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  1. #1
    Crazy SVT Poster NEWSVTGUY's Avatar
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    Does Higher Octane Fuel Burn Cooler?

    I know it takes longer to burn but does it burn cooler or hotter than a lower octane?

    As in will it cause higher temperatures in the cylinder?

    Thanks

  2. #2
    Authorized Vendor jm@ReischePerf's Avatar
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    I believe it is cooler, allowing more timing and boost to be run without predetonation.

  3. #3
    Crazy SVT Poster NEWSVTGUY's Avatar
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    Hmmm ok that's what I thought, I was just arguing about it with somebody who disagreed and said it ran hotter.

    Also I know nitrous is a cool (temperature wise) gas but does it increase temps in the cylinder? I figured it would cool things down but my buddy was insisting that it increased temps which is what causes motors to not last as long running N02, I can see it increasing cylinder pressure but not temps, it's just increasing the amount of oxygen in the motor basically right?

    I was insising on this but he continued to questino me which is making me second guess myself, and google isn't seeming to come up with much info for me.

  4. #4
    Pump Gas KING! Smokin04's Avatar
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    The higher the octane, the harder it is for the fuel to ignite. The only time you will see a cylinder temp. drop is when you run a richer mixture or have a better than stock cooling system. In general terms...the more fuel you put in it, the cooler it runs, NOT the more OCTANE. The stoich level of race fuel is also a little different though. NA (naturally aspirated) stoich levels of say 110 octane is around 13.7 (depending on brand) instead of the industry typical 14.7 for 93 pump. So it can be confused with running cooler because the race fuel inherently burns at a richer (cooler) level than pump gas with no computer changes. FI (forced induction) cars have to run richer to keep detonation at bay at higher pressures. Pressure creates heat, heat adds to "hot spots" which if left unchecked, can turn red hot. That will cause pre-ignition (much more destructive than detonation).

    N20 is a cool air charge, but does increase cylinder pressure. It chemically introduces more O2 molecules where as blowers and turbos do it mechanically. Again, more pressure = more heat...but ALL N20 applications require additional FUEL to burn right. If not you're just introducing additional oxygen without additional fuel which will lean your mixture. The leaner the A/F...the hotter the chambers are. Also why running colder spark plugs helps ward off detonation.
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  5. #5
    Crazy SVT Poster NEWSVTGUY's Avatar
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    Ok so this is what I am understanding:

    87 or 110 the temps will remain the same in the combustion chamber. But wouldn't 100 octane have more burnable material in it opposed to 93 causing it to be cooler? I'm assuming the answer to this is no.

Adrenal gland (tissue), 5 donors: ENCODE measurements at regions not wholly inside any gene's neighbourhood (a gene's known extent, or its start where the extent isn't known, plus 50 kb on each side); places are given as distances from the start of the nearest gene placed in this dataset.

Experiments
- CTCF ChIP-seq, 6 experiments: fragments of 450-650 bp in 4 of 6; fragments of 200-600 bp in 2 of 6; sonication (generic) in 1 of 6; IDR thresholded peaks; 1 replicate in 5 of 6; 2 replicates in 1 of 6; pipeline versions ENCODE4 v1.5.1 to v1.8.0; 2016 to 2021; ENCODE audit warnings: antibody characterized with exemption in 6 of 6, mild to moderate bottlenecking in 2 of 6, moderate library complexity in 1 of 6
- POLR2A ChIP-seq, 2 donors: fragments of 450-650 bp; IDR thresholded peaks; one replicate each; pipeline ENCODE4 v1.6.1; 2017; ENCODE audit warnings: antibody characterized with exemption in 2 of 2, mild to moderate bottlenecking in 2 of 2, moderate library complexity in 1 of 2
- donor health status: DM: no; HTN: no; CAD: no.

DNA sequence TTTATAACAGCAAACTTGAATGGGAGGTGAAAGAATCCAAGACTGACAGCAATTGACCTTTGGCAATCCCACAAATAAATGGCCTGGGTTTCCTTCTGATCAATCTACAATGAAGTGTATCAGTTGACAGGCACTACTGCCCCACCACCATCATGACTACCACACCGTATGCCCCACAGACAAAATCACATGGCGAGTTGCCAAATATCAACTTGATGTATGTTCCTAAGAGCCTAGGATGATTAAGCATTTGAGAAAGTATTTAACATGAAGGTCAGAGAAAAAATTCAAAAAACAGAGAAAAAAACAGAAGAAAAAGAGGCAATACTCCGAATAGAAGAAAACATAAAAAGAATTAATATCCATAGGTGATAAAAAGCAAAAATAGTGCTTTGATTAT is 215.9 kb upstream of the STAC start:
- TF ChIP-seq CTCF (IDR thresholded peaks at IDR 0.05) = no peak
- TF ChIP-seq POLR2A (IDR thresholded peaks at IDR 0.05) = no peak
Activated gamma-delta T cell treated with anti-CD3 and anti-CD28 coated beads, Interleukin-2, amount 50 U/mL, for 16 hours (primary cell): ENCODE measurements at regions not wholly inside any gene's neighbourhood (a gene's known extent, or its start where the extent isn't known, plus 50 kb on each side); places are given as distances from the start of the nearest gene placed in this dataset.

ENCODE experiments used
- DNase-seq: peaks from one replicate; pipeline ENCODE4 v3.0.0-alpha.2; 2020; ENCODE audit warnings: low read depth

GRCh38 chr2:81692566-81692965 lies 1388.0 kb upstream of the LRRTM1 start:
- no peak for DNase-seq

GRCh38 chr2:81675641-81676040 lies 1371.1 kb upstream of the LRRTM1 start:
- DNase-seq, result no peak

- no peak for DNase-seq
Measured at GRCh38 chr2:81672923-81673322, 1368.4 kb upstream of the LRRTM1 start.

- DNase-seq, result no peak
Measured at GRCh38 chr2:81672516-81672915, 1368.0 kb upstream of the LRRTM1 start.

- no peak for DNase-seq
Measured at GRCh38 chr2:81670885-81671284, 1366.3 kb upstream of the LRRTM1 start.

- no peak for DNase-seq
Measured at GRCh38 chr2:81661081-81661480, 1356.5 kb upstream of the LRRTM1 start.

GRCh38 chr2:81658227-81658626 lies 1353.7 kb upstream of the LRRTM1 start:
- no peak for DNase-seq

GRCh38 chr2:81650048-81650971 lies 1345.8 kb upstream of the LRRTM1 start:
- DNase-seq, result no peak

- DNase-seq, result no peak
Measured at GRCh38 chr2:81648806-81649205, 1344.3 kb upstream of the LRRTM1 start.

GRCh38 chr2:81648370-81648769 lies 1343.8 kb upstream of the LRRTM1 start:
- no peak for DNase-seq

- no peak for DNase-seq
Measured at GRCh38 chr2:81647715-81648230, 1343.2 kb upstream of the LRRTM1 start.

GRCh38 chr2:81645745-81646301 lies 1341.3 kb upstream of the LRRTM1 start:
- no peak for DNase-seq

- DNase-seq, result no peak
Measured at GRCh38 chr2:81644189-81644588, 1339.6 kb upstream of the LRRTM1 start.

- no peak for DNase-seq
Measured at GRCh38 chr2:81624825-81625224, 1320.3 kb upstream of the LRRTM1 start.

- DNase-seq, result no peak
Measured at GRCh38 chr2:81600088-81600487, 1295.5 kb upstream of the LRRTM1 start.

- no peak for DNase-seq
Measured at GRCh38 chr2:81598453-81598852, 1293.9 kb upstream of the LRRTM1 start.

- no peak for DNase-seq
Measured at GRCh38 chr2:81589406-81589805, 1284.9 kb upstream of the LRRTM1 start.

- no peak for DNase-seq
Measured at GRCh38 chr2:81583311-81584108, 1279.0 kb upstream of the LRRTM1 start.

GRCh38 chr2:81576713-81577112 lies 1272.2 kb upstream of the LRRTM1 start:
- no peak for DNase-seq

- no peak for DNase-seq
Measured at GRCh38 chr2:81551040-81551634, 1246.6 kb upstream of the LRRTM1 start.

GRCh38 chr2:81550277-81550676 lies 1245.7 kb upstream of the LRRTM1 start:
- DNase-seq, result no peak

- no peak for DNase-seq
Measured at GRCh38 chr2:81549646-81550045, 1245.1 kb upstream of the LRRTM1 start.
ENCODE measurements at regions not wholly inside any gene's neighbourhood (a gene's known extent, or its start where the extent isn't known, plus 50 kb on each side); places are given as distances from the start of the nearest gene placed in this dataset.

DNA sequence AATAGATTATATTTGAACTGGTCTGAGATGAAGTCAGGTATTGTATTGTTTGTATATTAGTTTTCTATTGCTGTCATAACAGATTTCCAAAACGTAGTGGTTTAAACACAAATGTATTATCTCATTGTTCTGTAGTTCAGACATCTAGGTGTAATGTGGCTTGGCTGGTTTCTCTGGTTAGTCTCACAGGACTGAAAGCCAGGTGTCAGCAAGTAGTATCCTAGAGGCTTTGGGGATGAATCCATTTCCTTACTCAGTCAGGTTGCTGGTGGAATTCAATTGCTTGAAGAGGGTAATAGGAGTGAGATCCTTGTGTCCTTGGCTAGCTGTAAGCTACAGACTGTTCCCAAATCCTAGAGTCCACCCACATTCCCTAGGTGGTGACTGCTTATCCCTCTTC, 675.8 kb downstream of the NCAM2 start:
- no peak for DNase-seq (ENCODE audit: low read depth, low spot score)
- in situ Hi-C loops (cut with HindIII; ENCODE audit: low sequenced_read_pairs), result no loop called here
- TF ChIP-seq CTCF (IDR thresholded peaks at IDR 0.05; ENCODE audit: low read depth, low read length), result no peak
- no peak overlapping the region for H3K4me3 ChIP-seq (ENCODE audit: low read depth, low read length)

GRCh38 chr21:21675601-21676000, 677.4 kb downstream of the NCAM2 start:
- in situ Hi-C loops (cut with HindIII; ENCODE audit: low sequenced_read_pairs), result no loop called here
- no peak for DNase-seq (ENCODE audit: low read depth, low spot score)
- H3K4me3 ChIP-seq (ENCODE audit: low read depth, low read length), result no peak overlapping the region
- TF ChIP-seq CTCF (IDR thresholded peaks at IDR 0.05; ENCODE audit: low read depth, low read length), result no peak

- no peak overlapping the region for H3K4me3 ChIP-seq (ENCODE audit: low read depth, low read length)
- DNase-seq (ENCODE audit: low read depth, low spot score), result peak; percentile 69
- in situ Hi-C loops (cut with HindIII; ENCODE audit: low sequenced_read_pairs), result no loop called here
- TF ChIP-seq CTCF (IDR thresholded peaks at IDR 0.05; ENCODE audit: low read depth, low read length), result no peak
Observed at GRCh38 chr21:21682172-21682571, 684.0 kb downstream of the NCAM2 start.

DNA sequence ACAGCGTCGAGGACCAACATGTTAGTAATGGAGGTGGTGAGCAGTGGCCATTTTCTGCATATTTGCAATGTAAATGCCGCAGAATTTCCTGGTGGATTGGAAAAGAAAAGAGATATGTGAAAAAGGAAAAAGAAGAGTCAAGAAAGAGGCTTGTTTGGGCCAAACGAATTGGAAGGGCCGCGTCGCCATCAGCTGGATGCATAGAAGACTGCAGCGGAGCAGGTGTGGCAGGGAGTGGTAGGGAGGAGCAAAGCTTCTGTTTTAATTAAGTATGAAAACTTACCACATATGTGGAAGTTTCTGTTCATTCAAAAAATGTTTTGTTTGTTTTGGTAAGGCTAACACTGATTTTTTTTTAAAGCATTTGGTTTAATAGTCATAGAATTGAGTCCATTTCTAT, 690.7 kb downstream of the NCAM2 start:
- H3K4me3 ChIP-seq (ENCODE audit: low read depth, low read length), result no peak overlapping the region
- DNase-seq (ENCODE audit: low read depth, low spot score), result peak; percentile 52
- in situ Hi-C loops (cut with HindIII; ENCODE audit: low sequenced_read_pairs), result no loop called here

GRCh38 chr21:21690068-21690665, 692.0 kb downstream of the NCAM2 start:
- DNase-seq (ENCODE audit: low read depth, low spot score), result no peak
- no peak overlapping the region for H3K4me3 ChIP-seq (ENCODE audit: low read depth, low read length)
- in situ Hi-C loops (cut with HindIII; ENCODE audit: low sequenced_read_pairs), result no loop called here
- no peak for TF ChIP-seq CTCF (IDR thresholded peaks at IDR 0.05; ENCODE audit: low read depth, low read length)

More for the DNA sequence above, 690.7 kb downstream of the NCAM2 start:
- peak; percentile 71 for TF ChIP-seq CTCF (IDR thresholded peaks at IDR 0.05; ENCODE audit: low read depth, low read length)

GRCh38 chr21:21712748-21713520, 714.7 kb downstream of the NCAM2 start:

11.5:1 is going to burn cooler than 12.0:1 AFR

    I though stoich was like idle/cruise afr, and that can be maniplated in the tune? Bot by octance rating, so what you are saying is that 100 octane may have a different afr than 93, bc my wideband doesn't show a difference whether I runn 100 or pump.

    So what's colder about a spark plug? The temp the spark is?

    So basically more pressure = higher temps
    Higher octane means nothing in realation to temps just that you can run a more agressive tune, which does not effect the cylinder temps just is more efficient.

    Runner more timing doesn't create more heat though? I thought it did.

  6. #6
    Authorized Vendor jm@ReischePerf's Avatar
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    Quote Originally Posted by Smokin04 View Post
    The higher the octane, the harder it is for the fuel to ignite. The only time you will see a cylinder temp. drop is when you run a richer mixture or have a better than stock cooling system. In general terms...the more fuel you put in it, the cooler it runs, NOT the more OCTANE. The stoich level of race fuel is also a little different though. NA (naturally aspirated) stoich levels of say 110 octane is around 13.7 (depending on brand) instead of the industry typical 14.7 for 93 pump. So it can be confused with running cooler because the race fuel inherently burns at a richer (cooler) level than pump gas with no computer changes. FI (forced induction) cars have to run richer to keep detonation at bay at higher pressures. Pressure creates heat, heat adds to "hot spots" which if left unchecked, can turn red hot. That will cause pre-ignition (much more destructive than detonation).

    N20 is a cool air charge, but does increase cylinder pressure. It chemically introduces more O2 molecules where as blowers and turbos do it mechanically. Again, more pressure = more heat...but ALL N20 applications require additional FUEL to burn right. If not you're just introducing additional oxygen without additional fuel which will lean your mixture. The leaner the A/F...the hotter the chambers are. Also why running colder spark plugs helps ward off detonation.
    Great post

  7. #7
    Authorized Vendor jm@ReischePerf's Avatar
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    Quote Originally Posted by NEWSVTGUY View Post
    87 or 110 the temps will remain the same in the combustion chamber. But wouldn't 100 octane have more burnable material in it opposed to 93 causing it to be cooler? I'm assuming the answer to this is no.
    Well he said it will lower the temp but not because the combustion process itself is lower in temp but because the nature of the higher octane fuel creates a rich condition if the tune is not recalibrated.
    Quote Originally Posted by NEWSVTGUY View Post
    I though stoich was like idle/cruise afr, and that can be maniplated in the tune?
    Stoich is the point at which all of the energy in the fuel has been combusted, but the ratio at which this happens is different depending on octane.
    Quote Originally Posted by NEWSVTGUY View Post
    So what's colder about a spark plug?
    It has to do with the plug's ability to dissipate heat, not the spark itself. Hotter plugs stay cleaner but have more of a tendency to cause predetonation.

  8. #8